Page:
A pagoda is a monumental structure found in many Asian countries. In Southeast Asia, a pagoda is a cone-shaped structure of great monumental importance as it is built to honor Buddha. The pagodas are placed near Viharas which are dwelling places for monks. In Far-East Asia, a pagoda is a multi-storied tower-like structure made of bricks, stone, or wood. It serves as commemorative monument within the ancient Hindu community. Here the structure is dome-shaped unlike the cone-shaped structure in the Southeast or the multi-storied tower in the Far East. Pagodas are used as places of worship as well as storehouses for sacred relics which included Buddhist scriptures and statues of Buddha.
History of Pagodas
Pagodas originated from popular 3rd century BCE stupas that acted as commemorative monuments. These monuments were used for safe keeping of religious relics. In East Asia, pagodas were inspired by the architecture used to build the Chinese pavilions and towers. Modern pagodas are modifications of stupas which were tomb-like structures used for keeping sacred objects.
The Basic Structure of Pagodas
Pagodas mainly consist of an underground palace, base, body, and steeple. The underground palace was also called the dragon palace or the dragon cave. A stone container which was made up of gold, stone, silver, and jade was one of the most important objects inside the palace. It was used to keep the Buddhist scripture and statues of Buddha. On the other hand, the base of a pagoda was built right above the underground palace. It acted as a support for the whole structure. Most pagodas have had relatively low bases including the Four-Door Pagoda located in the Licheng of the Sui Dynasty. The third part of the pagodas is the body which differs from one pagoda to the other depending on the adopted architecture. The bodies of the pagodas were made of bricks or wood or a combination of both. Lastly, the steeple was the highest part of the pagodas. It was either cone-shaped or ball-shaped and was used to provide stability to the pagodas. Besides, the steeple ensured that no rain leaked into the inside of the pagodas.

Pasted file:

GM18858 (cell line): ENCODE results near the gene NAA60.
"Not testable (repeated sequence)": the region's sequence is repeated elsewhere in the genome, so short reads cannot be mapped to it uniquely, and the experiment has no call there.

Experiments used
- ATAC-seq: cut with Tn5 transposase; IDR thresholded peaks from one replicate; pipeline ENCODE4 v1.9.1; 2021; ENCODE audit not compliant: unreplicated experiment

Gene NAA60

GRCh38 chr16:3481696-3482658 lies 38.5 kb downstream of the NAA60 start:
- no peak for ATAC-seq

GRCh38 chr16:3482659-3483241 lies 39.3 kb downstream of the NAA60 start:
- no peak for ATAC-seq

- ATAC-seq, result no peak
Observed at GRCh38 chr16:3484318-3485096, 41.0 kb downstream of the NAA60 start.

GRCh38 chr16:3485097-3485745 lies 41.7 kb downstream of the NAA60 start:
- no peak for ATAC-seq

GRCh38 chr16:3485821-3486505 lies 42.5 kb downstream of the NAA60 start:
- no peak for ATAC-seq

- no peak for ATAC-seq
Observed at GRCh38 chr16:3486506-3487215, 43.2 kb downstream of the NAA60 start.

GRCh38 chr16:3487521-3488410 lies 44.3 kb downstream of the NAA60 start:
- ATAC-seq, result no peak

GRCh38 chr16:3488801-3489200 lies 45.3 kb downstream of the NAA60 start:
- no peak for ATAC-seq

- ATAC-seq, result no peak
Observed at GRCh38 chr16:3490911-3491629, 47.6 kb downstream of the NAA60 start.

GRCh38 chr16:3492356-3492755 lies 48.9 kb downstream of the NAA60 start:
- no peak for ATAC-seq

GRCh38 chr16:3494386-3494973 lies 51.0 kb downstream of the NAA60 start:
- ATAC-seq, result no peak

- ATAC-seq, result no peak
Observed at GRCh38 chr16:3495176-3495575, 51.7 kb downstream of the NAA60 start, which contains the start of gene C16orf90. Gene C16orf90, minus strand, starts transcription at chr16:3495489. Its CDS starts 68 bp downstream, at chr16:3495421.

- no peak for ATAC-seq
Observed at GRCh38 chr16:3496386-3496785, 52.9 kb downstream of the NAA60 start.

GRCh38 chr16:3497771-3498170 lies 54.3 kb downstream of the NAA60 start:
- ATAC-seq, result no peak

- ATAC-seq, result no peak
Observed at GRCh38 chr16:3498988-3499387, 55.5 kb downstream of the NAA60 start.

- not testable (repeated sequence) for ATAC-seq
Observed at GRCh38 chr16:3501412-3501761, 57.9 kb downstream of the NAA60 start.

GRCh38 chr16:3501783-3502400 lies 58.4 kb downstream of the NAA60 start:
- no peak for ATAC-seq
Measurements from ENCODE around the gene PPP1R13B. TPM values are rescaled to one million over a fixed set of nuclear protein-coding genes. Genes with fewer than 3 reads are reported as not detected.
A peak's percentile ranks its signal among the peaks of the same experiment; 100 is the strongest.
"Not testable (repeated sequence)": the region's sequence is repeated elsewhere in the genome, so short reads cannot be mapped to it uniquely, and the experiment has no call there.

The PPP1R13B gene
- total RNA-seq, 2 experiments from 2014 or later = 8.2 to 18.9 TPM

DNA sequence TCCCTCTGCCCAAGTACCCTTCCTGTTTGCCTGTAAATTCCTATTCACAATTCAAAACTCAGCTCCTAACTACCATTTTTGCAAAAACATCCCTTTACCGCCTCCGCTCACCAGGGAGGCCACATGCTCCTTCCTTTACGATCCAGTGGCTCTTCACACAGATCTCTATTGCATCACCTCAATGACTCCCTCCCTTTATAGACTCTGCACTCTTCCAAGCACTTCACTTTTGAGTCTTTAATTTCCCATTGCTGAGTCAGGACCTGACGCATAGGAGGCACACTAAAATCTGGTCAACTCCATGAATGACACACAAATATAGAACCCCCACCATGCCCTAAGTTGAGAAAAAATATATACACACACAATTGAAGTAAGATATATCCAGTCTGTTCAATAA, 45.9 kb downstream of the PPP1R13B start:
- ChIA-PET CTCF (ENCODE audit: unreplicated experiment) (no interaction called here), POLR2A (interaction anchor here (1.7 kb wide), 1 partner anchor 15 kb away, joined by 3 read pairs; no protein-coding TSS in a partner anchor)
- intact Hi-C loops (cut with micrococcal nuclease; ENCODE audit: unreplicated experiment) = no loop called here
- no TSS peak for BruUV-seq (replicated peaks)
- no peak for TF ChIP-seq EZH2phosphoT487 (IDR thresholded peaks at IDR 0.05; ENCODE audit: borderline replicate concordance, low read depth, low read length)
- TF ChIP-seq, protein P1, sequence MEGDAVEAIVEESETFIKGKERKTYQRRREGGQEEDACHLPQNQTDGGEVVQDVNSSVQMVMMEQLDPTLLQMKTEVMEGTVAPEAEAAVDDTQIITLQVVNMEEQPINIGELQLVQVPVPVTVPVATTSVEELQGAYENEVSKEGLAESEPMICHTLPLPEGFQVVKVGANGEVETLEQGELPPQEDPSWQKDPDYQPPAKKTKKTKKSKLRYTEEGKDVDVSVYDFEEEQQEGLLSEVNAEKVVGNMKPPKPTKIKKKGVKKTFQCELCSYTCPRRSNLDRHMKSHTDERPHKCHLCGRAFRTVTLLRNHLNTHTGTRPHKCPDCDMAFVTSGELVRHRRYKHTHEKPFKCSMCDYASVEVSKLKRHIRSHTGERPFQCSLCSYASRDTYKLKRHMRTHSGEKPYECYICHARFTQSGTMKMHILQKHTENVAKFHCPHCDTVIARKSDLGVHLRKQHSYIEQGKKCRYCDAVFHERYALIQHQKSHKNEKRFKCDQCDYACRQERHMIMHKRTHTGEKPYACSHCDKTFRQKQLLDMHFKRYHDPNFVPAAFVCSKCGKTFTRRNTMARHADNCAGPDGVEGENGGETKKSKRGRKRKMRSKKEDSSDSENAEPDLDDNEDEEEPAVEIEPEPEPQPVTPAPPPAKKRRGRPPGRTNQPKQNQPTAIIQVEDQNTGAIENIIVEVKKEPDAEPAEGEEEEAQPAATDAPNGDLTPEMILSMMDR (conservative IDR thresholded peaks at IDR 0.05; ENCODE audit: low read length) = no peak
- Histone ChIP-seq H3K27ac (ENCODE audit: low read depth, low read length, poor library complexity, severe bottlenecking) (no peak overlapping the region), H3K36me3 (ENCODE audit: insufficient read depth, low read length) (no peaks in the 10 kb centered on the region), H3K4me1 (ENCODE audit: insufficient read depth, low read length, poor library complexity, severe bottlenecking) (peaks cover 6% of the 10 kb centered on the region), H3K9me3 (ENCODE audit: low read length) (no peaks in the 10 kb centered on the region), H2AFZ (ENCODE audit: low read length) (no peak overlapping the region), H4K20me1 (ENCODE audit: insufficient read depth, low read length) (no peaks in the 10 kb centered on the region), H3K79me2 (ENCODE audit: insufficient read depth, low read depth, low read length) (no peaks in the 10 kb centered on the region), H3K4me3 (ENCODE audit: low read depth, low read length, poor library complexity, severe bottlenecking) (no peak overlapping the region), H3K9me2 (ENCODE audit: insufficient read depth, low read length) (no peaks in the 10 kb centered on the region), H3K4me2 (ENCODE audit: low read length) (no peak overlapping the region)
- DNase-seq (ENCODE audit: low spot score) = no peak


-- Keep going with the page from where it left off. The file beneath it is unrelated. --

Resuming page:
Examples of Notable Pagodas
An example of a known pagoda is the Xumi pagoda which is a nine-story structure found within the Hebei province in China. The uppermost part of the pagoda is made of a crowning spire. The building is hollow and lacks a staircase for accessing the topmost floors. Xumi pagoda was constructed in 636 AD under the reign of Emperor Taizong of the Tang Dynasty. The building is 157 feet high. The Mireuksa pagoda is the largest and the oldest known Korean pagoda. This pagoda was constructed in 602 AD King Mu. It is located in modern-day South Korea. Other pagodas include Thien Mu pagoda (Vietnam), Mount Haguro pagoda (Japan) Yingde pagoda (China), Toji pagoda (Japan), and Tsui Sing Lau (Hong Kong) among others.